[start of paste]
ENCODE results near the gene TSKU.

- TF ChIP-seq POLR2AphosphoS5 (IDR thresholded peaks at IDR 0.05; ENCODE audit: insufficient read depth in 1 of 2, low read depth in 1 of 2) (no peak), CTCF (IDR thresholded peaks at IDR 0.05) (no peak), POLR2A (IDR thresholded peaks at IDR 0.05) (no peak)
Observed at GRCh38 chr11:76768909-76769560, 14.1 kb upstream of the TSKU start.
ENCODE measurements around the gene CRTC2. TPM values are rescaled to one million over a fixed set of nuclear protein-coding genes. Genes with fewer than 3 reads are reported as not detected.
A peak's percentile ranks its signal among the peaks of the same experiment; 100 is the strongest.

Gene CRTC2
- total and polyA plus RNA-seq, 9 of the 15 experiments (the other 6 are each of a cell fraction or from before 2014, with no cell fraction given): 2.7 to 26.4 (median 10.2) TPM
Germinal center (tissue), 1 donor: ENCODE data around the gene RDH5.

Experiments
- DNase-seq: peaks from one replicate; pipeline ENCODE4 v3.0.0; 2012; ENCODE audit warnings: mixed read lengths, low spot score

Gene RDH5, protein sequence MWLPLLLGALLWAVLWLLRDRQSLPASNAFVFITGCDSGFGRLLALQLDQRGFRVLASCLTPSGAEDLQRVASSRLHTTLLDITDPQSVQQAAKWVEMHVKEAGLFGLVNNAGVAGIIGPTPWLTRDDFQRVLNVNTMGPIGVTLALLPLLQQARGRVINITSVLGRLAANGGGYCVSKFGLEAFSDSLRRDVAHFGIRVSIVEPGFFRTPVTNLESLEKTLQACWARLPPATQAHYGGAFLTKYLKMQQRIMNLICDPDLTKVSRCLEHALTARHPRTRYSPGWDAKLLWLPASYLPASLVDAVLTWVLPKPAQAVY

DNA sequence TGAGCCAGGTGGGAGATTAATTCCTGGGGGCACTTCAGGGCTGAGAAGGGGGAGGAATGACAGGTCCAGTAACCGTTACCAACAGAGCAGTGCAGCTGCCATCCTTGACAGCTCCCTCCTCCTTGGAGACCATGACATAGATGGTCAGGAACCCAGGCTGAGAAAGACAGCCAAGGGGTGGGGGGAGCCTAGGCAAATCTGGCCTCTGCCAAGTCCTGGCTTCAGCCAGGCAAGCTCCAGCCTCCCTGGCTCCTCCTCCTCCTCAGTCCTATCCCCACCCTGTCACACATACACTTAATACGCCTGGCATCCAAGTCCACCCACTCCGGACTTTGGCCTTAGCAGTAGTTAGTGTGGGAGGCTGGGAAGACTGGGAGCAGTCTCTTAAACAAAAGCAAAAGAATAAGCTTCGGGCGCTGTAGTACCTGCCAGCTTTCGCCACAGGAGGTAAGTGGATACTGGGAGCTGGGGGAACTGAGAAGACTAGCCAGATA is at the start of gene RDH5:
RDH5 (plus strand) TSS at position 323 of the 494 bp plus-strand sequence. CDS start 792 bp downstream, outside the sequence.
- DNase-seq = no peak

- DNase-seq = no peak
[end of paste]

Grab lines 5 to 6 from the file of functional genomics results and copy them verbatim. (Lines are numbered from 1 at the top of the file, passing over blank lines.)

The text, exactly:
A peak's percentile ranks its signal among the peaks of the same experiment; 100 is the strongest.

Gene CRTC2